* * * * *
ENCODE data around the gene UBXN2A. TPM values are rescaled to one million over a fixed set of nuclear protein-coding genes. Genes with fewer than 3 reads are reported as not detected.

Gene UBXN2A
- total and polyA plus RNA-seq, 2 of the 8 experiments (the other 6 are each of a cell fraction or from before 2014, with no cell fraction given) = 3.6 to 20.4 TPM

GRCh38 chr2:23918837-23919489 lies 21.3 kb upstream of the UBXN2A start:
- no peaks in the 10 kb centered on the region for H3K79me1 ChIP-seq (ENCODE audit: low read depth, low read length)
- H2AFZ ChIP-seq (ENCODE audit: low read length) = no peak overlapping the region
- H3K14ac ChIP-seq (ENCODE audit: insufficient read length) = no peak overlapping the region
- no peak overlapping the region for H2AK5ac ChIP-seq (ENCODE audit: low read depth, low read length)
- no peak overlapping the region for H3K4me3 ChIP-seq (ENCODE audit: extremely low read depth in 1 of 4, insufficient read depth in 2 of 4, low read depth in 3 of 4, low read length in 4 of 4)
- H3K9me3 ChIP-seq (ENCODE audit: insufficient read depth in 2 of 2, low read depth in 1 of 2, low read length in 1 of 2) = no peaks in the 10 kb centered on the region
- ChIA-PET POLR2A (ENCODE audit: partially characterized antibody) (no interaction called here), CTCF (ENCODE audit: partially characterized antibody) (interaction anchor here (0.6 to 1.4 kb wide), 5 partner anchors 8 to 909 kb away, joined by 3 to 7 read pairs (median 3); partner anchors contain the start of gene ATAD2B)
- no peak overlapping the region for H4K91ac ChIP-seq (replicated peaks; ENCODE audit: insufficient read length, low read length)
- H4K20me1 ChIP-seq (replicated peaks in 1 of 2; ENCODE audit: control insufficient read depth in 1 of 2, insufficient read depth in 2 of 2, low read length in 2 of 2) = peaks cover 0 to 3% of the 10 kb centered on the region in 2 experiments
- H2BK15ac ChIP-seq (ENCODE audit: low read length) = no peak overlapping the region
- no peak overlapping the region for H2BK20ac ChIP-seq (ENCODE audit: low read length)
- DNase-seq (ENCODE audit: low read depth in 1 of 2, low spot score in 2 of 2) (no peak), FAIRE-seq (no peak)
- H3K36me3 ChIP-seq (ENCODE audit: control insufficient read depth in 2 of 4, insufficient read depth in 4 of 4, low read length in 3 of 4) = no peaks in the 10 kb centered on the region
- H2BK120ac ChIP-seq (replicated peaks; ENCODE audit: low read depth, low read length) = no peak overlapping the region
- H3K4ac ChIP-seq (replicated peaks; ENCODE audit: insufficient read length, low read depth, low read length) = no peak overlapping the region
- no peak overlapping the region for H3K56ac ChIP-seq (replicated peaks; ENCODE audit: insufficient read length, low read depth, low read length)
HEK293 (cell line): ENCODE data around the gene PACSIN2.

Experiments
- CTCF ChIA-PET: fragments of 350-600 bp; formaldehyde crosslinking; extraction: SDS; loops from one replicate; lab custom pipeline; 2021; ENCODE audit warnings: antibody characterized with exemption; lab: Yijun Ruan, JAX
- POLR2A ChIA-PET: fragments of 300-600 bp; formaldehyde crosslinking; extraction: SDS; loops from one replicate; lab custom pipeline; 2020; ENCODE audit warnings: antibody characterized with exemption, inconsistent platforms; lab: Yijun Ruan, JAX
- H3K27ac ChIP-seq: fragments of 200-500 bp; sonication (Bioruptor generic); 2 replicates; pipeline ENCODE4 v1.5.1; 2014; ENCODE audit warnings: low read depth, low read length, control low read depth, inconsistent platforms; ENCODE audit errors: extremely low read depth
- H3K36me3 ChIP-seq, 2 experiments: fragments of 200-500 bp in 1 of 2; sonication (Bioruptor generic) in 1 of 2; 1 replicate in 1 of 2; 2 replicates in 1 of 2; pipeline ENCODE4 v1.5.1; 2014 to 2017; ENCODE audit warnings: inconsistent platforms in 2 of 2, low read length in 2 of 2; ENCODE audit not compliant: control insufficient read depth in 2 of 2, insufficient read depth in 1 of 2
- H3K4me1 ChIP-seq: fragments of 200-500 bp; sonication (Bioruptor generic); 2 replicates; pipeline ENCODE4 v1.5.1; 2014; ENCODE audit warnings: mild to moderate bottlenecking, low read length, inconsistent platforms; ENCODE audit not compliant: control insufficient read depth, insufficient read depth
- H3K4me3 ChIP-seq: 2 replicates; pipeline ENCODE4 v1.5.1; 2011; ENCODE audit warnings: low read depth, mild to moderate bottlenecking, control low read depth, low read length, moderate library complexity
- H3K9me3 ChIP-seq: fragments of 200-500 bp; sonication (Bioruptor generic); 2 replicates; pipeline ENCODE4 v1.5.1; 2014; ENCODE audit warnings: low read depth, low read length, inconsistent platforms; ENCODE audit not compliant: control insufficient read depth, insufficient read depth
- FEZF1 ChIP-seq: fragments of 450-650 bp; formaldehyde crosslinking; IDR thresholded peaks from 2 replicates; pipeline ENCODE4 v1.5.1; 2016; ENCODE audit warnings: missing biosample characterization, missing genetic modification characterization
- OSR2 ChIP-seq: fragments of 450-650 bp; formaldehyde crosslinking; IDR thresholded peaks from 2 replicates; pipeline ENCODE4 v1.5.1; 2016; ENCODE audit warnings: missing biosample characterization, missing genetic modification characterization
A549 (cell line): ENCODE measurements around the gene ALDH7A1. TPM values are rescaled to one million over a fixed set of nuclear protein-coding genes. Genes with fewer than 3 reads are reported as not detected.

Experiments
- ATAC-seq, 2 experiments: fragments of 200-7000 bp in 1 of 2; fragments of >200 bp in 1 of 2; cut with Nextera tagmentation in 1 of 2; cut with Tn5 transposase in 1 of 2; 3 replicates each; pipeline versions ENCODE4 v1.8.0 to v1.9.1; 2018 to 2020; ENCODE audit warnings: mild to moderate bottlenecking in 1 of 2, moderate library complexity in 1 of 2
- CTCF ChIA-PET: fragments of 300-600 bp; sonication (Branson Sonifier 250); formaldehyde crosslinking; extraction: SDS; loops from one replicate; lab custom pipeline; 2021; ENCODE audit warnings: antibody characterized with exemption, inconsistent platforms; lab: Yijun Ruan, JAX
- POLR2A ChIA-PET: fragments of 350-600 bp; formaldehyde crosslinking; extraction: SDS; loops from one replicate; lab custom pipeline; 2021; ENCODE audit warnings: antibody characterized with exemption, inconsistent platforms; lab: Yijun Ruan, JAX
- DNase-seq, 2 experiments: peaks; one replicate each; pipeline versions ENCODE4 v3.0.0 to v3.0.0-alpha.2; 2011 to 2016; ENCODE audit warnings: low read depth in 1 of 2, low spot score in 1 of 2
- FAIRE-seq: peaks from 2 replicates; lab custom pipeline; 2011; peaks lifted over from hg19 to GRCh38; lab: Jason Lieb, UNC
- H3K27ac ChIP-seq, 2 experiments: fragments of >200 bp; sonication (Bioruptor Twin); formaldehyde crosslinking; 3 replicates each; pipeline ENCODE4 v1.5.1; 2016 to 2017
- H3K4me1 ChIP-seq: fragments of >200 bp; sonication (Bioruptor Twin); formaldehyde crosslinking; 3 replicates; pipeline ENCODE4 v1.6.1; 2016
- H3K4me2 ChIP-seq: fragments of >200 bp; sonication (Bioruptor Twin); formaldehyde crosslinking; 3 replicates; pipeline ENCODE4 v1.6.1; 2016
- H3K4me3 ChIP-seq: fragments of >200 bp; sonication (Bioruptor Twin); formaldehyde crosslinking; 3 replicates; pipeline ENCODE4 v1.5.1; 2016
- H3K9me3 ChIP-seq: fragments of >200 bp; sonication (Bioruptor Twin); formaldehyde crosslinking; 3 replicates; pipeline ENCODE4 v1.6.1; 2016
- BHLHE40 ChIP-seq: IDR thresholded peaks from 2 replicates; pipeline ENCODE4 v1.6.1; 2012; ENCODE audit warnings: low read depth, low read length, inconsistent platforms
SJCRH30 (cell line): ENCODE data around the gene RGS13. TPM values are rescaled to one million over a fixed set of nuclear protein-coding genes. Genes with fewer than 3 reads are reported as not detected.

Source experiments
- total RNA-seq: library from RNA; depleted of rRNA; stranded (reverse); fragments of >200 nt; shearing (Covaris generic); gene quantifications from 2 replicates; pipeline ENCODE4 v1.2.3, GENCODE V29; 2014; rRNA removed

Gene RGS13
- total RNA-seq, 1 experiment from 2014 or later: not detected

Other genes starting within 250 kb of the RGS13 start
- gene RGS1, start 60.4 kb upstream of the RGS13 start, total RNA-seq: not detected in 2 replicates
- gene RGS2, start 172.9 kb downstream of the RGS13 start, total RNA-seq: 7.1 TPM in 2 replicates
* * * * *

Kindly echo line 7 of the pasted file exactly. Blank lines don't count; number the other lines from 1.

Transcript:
- H3K14ac ChIP-seq (ENCODE audit: insufficient read length) = no peak overlapping the region